Indeed, the organization can show no better proof of concept than the farmers themselves. HAFA farmers have cultivated considerable material and community dividends in the short time they have been working together. Not only has HAFA “able to bring most farmers to parity [in per-acre income] with mainstream white farmers,” Hang says, but also all HAFA farm cultivators have embraced cover crops, crop rotations, and water conservation measures. For HAFA farmers, that means sustainable livelihoods and sustainable farming.

Hang says HAFA is a cooperative enterprise with a culture built on shared knowledge, growth, and mutual respect, where “everybody is an educator, everybody is a learner.” At the HAFA farm, the community has built a place of belonging and a farming culture to carry them into the future. 

Learn more:

https://www.hmongfarmers.com/

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Custom Collaborative

Custom Collaborative

100% Ambitious. Creating Opportunities to Match Their Ambitions

Ngozi Okaro founded Custom Collaborative in 2015 to offer professional training and opportunity to poor women and women of color interested in the fashion and clothing industries. Pursuing a holistic model for a sustainable, equitable fashion industry, Custom Collaborative now runs a Fashion Training Institute, a small business incubator, and a development program for cooperative enterprises.

The fashion industry is notoriously exploitative and insular. Sweatshops are not a relic of the past – they still operate in this country and many others. Many, many toil at the bottom of the employment ladder for dismal wages and with few hopes of advancement. At the same time, powerful barriers exist to good jobs in the industry, particularly on the creative side. People interested in a career in the fashion industry often have to serve in unpaid internships or have personal connections. In other words, they must already possess wealth or the right social capital to have a chance at making a career in fashion.

These facts have informed Custom Collaborative’s vision of sustainable practices in fashion – a vision which combines the care and stewardship of natural and human resources. The former means uplifting the principles of refashion, recycle, and upcycle and the replacement of fast fashion with well-made and durable pieces. The latter means that sustainability must include, “by definition, living wages.” I don’t care “if your linen is organic,” Ngozi says. “If it is not living-wage then it is not sustainable.”

Custom Collaborative’s first initiative, the Training Institute, remains a cornerstone of the organization’s work. For several months, students attend classes full time, where they learn the skills to design and manufacture high-quality clothing. They enter the program in cohorts, which builds a thriving and supportive community of learners. A business plan consultation is also part of the Training Institute’s curriculum in order to prepare those who will go on to launch their own businesses. Most significantly, Institute trainees are paid a stipend- an arrangement that provides essential income for the participants and, crucially, models that “your time and work is valuable,” Ngozi says.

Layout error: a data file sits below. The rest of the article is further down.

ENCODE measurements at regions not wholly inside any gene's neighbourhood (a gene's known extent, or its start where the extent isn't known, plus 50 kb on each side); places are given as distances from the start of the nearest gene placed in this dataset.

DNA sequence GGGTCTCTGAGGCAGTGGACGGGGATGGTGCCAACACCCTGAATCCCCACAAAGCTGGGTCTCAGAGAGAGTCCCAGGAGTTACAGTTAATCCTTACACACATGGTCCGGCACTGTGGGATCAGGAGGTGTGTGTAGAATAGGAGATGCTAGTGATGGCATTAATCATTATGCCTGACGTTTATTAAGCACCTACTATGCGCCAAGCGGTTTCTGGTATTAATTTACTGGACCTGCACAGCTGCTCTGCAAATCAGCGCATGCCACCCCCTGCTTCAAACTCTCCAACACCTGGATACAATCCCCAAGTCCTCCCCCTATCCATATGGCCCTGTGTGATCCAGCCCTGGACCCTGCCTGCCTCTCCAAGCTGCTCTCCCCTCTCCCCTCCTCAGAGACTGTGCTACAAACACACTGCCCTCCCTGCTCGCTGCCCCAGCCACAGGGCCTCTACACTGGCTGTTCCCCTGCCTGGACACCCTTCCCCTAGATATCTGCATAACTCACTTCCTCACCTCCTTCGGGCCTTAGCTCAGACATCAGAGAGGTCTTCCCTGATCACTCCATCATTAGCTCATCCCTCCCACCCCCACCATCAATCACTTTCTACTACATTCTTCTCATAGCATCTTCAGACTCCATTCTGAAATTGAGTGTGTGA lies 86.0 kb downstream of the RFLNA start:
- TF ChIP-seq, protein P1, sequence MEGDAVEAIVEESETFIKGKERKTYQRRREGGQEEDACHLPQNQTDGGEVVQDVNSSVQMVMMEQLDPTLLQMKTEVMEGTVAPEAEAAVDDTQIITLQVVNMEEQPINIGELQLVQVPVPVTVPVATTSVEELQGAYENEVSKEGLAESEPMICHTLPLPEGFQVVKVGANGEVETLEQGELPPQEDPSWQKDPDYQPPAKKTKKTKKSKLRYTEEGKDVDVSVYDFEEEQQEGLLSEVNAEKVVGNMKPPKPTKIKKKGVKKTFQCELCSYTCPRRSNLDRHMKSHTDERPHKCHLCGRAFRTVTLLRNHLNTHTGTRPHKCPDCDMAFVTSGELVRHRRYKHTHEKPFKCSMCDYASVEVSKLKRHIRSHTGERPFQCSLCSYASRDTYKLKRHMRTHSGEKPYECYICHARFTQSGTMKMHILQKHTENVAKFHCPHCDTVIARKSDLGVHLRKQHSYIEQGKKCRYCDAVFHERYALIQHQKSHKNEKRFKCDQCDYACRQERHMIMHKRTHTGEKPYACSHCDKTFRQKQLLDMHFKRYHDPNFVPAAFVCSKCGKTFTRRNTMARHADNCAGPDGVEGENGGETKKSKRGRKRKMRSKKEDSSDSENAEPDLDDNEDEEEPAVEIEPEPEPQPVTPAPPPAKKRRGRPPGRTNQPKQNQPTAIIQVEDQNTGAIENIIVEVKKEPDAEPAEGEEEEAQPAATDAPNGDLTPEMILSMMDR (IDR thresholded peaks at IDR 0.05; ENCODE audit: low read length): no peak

Custom Collaborative sees that message as a particularly crucial one to send to their students. Institute graduates come from a host of different racial and ethnic backgrounds, but are predominantly women of color with limited economic means, outside familial responsibilities, and exposure to violence and educational disinvestment. Some are immigrants and refugees who have faced additional linguistic barriers in this country. In short, they are women who have long struggled against racism, sexism, exploitation, and prejudice. Mindful of the many challenges facing their students, Custom Collaborative has sought to build a robust support system, partnering with other organizations to bring their students more opportunity and community.

Ngozi believes that Custom Collaborative’s successes “demonstrate what can happen when society invests in” these women. She insists that, whatever the challenges or discriminations they have faced, these students are, to a person, “changemakers” – they are “100% ambitious.” She has witnessed Custom Collaborative’s “whole person” and dignity-forward approach reap enormous dividends in bringing their confidence and opportunities in line with their ambitions and dreams. They learn sewing and construction skills, but they also learn that “you have something to say.”

The Institute is designed to prepare their students either for jobs with established companies or for entrepreneurship, and Ngozi sees Custom Collaborative’s cooperative infrastructure as an important part of that. Because their infrastructure offers administrative and business development support, cooperative organization under their umbrella lowers the barriers of entry for women’s entrepreneurship.

Custom Collaborative also recognizes that workforce development and fashion education efforts alone cannot hope to solve what ails the industry. To get at the organization’s broader mission of fashion sustainability, practices in the industry must also be confronted on a broader scale. When Custom Collaborative arranges internships for its students, it works only with companies that agree to pay a living wage. They also work to “prepare industry” for Institute graduates and others like them by advocating fair wages and promoting their expansive definition of sustainability.